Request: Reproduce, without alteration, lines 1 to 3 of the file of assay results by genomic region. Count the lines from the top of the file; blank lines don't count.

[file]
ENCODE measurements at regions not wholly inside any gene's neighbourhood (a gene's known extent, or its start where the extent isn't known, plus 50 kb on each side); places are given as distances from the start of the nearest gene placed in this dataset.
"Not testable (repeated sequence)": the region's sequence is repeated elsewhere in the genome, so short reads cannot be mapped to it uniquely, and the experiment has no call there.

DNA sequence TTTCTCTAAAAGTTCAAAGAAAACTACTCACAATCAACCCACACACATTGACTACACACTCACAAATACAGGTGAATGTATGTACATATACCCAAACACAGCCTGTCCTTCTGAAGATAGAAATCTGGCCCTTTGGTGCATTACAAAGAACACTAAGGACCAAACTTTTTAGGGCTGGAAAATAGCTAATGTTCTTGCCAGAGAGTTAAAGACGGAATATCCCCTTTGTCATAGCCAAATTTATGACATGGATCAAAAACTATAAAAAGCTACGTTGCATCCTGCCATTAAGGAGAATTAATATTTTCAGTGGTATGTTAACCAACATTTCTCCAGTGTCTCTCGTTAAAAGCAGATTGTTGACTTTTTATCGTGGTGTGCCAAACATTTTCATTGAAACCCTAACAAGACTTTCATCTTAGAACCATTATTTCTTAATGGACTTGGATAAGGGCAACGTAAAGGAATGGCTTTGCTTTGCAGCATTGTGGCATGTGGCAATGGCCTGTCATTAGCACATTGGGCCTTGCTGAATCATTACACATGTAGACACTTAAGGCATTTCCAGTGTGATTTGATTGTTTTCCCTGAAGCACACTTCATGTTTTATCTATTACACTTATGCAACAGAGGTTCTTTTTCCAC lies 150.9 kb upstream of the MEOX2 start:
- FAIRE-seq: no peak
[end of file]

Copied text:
ENCODE measurements at regions not wholly inside any gene's neighbourhood (a gene's known extent, or its start where the extent isn't known, plus 50 kb on each side); places are given as distances from the start of the nearest gene placed in this dataset.
"Not testable (repeated sequence)": the region's sequence is repeated elsewhere in the genome, so short reads cannot be mapped to it uniquely, and the experiment has no call there.

DNA sequence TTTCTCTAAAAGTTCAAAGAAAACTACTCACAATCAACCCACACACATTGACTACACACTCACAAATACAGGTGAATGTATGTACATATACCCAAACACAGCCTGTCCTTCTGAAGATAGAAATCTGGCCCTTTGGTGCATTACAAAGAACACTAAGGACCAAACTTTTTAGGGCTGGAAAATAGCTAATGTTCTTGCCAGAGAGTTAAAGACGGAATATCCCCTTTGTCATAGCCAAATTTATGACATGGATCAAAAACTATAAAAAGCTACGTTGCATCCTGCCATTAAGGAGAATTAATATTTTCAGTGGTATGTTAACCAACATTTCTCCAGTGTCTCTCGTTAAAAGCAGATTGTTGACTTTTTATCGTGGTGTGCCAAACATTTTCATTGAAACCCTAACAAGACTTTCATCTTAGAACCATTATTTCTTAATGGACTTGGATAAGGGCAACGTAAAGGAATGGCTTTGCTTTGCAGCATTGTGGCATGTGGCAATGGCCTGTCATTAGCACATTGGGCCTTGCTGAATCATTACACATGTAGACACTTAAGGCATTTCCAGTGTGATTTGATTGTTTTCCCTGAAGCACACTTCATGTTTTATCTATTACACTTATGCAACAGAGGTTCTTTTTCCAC lies 150.9 kb upstream of the MEOX2 start: